Briefly, he was excited about the possibility, but he wanted full responsibility for running the franchise. The Seahawks never offered that to him. Their handling of the situation was clumsy and dishonest.

"They didn't want me," Holmgren said, "and that's OK. I'm a big boy. I've been around a long time. And once I got my ego in check, I mean it would have been nice, but once I got here and the challenge of this, I was off to the races."

Holmgren moved to a Browns franchise that has had two winning seasons since it came back into the league in 1999. Shurmur is the sixth coach in the 13-year history of the new Browns.

Fixing the franchise is The X Games of rebuilding.

"It's much different emotionally," says Holmgren of how different his new job is to coaching. "You hire who you think the best man for the job is and do what you can to help him be successful. You're passing the baton, handing him the ball and then you have to sit back and watch. It's like watching your child play. But there will be, and there already has been, a great feeling watching when it works."

Holmgren is 63 and in the second year of a five-year deal with the Browns. He is blessed with a hands-off owner, Randy Lerner, who allows him freedom he never would have had in Seattle.

When he took the job, people wondered if Holmgren merely was treading water, anticipating an eventual return to coaching. Will he ever coach again?

"I don't think so," he says. "I did it for a long time and to do it and to do it properly, where you're not conning anybody and you're not taking any shortcuts, you have to be all in. That's time-wise. That's emotionally. I don't think I'd be willing to go all in as a coach. And while I work hard now, the emotional attachment is different."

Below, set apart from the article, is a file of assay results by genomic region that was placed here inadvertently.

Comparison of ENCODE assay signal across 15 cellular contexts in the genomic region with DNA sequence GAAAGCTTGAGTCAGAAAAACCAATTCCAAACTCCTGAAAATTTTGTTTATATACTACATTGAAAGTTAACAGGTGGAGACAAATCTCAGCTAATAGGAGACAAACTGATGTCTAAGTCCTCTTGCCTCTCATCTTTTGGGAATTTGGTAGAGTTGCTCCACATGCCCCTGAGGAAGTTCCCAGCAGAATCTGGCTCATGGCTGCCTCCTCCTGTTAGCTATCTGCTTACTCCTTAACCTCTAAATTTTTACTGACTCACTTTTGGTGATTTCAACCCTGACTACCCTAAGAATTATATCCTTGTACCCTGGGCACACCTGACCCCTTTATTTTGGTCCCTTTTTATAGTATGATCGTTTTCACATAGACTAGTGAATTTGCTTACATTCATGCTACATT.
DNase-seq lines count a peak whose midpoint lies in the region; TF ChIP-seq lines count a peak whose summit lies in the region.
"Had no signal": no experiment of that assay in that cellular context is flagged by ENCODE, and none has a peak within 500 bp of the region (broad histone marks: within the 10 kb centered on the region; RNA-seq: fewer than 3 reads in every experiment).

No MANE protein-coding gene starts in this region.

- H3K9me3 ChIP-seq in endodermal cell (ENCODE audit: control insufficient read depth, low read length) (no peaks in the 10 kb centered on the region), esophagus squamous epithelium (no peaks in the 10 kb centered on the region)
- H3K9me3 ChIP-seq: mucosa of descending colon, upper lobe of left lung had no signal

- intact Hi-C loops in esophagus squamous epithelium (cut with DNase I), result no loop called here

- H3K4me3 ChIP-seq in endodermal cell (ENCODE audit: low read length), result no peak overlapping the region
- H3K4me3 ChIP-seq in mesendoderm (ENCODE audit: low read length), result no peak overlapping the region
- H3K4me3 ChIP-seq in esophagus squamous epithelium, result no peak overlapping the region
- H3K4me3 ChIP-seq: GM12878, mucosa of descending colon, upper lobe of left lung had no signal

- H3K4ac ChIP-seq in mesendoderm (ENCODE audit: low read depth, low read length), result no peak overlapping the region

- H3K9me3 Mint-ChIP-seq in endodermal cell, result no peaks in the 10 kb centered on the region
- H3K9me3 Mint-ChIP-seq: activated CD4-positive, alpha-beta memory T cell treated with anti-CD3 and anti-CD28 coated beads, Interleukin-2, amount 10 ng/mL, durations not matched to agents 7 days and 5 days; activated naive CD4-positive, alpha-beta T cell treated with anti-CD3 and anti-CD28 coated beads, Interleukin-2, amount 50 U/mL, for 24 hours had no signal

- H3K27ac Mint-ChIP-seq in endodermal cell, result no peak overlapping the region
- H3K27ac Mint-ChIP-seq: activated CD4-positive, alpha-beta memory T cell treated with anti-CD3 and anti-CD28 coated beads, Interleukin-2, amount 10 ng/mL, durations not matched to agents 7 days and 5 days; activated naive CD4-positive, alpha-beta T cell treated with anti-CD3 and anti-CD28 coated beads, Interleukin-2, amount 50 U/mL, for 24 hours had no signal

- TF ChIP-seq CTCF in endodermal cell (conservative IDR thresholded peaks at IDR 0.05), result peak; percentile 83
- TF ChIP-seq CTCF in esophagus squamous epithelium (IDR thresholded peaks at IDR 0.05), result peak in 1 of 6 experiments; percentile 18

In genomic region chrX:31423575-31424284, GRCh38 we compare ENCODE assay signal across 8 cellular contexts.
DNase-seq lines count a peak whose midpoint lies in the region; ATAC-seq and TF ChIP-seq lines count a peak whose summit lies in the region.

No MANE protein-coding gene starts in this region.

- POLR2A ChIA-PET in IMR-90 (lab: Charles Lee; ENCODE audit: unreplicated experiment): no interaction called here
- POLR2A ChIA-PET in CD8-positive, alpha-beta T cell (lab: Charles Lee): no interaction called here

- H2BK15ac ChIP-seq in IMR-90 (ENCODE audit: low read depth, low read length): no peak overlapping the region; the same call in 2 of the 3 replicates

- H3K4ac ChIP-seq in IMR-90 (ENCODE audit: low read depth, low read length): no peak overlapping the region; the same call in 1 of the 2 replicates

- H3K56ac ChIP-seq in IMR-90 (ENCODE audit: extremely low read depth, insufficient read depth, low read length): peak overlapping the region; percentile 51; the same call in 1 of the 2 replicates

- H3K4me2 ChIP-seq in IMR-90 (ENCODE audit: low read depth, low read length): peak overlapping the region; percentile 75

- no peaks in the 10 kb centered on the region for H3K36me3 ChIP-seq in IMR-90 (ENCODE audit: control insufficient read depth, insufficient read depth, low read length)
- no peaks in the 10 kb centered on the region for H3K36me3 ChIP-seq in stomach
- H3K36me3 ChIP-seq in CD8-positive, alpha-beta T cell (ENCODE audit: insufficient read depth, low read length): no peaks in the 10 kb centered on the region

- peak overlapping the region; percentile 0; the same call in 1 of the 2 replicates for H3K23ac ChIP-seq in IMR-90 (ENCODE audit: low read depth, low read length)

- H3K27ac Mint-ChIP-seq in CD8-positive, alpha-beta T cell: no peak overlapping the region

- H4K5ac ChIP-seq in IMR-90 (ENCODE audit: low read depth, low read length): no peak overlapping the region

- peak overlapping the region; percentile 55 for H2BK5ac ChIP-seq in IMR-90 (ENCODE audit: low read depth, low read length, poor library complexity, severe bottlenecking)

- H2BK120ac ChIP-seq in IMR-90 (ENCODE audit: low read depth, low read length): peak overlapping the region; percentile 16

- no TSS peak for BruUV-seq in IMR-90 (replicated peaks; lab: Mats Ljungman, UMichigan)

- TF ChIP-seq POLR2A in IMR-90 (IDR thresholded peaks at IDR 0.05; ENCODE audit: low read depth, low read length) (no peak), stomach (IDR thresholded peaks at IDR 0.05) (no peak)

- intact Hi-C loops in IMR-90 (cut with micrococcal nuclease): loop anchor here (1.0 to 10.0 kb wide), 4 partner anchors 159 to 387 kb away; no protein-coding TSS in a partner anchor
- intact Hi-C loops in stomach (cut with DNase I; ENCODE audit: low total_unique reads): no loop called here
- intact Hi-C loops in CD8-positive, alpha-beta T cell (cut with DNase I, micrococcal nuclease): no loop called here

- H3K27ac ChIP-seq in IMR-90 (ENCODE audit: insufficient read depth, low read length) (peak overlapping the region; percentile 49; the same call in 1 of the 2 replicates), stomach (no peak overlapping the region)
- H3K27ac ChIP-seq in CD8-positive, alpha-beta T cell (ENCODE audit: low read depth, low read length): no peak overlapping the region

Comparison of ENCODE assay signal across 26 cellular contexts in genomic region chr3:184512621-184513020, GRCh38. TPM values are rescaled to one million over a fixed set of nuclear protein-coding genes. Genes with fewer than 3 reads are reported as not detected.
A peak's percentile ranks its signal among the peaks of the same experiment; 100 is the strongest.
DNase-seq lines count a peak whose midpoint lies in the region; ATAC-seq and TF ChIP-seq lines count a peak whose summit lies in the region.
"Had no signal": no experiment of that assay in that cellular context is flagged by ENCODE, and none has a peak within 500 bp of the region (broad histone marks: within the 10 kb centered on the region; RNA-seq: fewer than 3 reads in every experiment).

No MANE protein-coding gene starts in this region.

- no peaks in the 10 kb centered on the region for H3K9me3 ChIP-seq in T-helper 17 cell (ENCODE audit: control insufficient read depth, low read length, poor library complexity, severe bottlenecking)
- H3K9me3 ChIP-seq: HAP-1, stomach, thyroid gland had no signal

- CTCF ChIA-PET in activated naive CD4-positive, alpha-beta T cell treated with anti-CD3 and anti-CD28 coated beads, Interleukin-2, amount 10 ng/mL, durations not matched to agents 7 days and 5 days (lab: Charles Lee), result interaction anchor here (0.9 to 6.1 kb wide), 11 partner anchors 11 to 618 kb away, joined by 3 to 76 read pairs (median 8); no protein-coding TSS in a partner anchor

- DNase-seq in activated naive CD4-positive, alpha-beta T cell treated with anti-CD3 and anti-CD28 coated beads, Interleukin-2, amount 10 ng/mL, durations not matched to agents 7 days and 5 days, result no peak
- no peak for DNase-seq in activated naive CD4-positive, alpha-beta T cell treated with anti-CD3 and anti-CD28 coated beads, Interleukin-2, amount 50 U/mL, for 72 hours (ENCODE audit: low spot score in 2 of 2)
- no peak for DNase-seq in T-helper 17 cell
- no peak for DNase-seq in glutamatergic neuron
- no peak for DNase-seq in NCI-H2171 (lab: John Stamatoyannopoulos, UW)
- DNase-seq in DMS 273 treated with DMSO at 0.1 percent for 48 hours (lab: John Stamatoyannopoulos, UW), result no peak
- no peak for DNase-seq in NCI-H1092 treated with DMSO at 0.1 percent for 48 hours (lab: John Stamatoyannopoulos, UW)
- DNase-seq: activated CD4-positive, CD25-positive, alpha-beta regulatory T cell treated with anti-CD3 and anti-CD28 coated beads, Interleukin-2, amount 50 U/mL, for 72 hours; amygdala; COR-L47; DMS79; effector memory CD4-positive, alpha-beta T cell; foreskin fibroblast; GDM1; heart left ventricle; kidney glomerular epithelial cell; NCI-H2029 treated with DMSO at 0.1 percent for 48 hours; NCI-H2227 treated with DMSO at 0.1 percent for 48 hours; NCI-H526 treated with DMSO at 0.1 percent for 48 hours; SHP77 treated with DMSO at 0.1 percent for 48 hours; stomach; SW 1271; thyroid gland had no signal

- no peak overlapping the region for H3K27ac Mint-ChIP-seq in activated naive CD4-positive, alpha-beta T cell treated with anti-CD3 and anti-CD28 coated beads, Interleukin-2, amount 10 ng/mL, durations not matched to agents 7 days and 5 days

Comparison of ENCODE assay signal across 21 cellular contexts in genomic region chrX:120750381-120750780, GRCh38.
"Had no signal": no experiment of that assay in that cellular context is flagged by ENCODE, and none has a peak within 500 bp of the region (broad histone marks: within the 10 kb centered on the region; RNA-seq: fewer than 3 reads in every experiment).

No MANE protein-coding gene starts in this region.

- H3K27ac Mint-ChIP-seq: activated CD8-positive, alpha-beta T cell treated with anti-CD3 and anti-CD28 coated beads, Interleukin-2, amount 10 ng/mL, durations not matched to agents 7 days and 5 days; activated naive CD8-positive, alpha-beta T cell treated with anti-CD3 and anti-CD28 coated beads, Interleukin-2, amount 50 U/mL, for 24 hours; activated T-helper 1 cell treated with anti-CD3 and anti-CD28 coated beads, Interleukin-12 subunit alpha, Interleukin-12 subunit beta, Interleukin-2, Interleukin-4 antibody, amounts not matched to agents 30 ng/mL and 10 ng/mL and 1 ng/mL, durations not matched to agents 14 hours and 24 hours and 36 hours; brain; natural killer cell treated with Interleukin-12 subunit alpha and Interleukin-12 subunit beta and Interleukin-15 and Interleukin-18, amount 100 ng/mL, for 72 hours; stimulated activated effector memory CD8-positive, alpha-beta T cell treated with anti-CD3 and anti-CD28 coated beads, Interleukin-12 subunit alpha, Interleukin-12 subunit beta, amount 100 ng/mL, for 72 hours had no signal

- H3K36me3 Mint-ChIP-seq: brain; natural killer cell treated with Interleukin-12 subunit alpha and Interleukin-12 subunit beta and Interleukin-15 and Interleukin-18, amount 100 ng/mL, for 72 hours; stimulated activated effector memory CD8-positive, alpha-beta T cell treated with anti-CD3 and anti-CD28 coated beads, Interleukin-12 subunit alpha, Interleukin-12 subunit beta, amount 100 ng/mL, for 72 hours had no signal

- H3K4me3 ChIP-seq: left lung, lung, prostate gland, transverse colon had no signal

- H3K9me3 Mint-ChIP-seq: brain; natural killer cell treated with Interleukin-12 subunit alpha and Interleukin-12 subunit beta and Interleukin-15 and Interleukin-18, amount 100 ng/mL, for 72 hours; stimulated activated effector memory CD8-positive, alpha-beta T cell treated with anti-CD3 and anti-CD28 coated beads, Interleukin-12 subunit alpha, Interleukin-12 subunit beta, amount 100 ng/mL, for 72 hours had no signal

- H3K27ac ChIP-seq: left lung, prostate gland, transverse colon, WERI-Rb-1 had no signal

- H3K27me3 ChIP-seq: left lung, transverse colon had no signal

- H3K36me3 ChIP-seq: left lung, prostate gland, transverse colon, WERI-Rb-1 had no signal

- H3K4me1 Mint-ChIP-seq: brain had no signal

This is the job he wanted. Holmgren runs the building. He oversees both the football and business operations.

"Holy smokes, I even have a budget," he jokes. "Imagine that."

Echoes of the Seahawks are all over the Browns' headquarters. A gaggle of former Hawks assistants were on the field during practice Friday. Holmgren has surrounded himself with longtime members of his football family.

Gil Haskell, his former offensive coordinator, occupies the office next to Holmgren's and is his senior adviser. Keith Gilbertson, an offensive assistant for three years in Seattle, is a senior offensive assistant.

Former Seattle defensive coordinator Ray Rhodes joined the staff this year as senior defensive assistant. Tom Headlee, an assistant for 10 years in Seattle, is a scout. And Shurmur is the nephew of the late Fritz Shurmur, who was Holmgren's longtime defensive coordinator.

"Fritz was a crusty, wonderful man and a great help to me," he says. "I'm hoping I can be that guy for Pat."

Holmgren, whose Browns play the Seahawks on Sunday, still is in the early stages of cementing his vision into reality. Cleveland is only 7-14 since he arrived, but Holmgren's history says he won't fail.

"This," he says with a broad smile, "is my last great adventure."

Steve Kelley: 206-464-2176 or skelley@seattletimes.com

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About Steve Kelley

Steve Kelley covers all sports, putting his spin on matters involving both the home team and the nation.
skelley@seattletimes.com | 206-464-2176